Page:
Me: So you want to save the world, right?
You: Totally. What's your plan?
Me: We build an app that uses game design to motivate people to do good: conserve energy, change their behavior, etc.
You: Perfect. Let's copy Foursquare! Points, badges — people love that shit.
Me: Be careful — games can be gimmicky. Points and badges are only a superficial aspect of what makes Foursquare successful. Plus, they quickly tire on you.
Me: I'm not talking FarmVille either. It's not about games for the sake of games, but thinking about how to use different game mechanics, how they are right for different audiences, and in different social contexts. Some users want to play for the sake of playing; others like competition; still others like to work together.
You: Got an example?
Me: I was recently part of a design challenge for reducing paper cup waste. We wanted to get people involved in saving trees without forgoing their morning cup o' joe. But the solution won't be another reusable mug — people forget those all the time. Instead, we tried to change behavior using a game. We'll explain more on the panel but you get the idea.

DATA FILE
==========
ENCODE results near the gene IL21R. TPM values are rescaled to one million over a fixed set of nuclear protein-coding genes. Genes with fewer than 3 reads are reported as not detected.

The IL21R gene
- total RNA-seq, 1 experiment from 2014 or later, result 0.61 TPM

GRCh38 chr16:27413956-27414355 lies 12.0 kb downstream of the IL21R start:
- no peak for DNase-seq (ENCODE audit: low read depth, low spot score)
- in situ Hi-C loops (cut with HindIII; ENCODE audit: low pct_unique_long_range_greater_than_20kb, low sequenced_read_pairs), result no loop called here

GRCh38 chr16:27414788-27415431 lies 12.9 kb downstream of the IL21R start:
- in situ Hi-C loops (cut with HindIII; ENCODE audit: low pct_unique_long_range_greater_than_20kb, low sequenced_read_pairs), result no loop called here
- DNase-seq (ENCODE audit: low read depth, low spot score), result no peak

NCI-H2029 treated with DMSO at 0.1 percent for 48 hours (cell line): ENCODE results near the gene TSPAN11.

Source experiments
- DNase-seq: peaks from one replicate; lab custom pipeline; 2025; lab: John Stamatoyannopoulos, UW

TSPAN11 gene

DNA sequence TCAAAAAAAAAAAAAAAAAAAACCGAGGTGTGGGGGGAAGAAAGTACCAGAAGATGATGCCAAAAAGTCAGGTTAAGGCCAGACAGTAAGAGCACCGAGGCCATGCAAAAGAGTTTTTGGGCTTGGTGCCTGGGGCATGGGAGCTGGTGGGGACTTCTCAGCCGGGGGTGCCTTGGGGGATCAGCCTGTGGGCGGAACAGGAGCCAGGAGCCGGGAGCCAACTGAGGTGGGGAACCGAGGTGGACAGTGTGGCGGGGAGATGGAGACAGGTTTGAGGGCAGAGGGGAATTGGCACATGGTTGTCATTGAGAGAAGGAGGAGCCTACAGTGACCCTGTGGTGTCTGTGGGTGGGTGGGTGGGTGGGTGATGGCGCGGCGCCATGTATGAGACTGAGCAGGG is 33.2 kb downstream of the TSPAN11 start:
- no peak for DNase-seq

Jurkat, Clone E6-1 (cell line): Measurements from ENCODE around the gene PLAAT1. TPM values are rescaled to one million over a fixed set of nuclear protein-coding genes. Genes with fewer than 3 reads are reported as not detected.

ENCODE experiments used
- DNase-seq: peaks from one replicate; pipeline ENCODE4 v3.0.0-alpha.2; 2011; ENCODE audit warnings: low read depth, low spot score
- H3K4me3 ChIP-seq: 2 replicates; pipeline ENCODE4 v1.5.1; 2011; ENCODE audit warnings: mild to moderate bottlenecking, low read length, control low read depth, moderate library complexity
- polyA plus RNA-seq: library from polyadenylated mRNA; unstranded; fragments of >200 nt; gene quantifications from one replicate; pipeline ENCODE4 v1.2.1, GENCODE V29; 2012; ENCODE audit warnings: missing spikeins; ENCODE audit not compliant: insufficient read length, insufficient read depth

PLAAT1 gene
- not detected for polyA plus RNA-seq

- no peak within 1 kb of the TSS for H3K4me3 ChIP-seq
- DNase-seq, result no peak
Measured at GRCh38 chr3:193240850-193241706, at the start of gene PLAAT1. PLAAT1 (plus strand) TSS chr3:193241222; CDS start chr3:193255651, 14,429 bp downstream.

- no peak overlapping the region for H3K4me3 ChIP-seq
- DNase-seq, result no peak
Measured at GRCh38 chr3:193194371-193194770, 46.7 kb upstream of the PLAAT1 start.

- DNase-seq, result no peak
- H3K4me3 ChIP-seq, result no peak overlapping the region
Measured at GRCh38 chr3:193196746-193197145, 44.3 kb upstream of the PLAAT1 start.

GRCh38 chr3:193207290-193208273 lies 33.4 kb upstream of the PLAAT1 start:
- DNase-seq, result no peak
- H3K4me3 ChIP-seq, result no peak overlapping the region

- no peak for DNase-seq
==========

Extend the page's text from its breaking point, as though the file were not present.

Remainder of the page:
You: So the Drive Less Challenge to encourage alternatives to driving alone is another example?
Me: You got it! The goal of this panel is consider a variety of games and game aspects for the design of a common good. And to think about how the user base and social dynamics of the community affect the decision to pick one kind of game over another.
11th–15th March 2011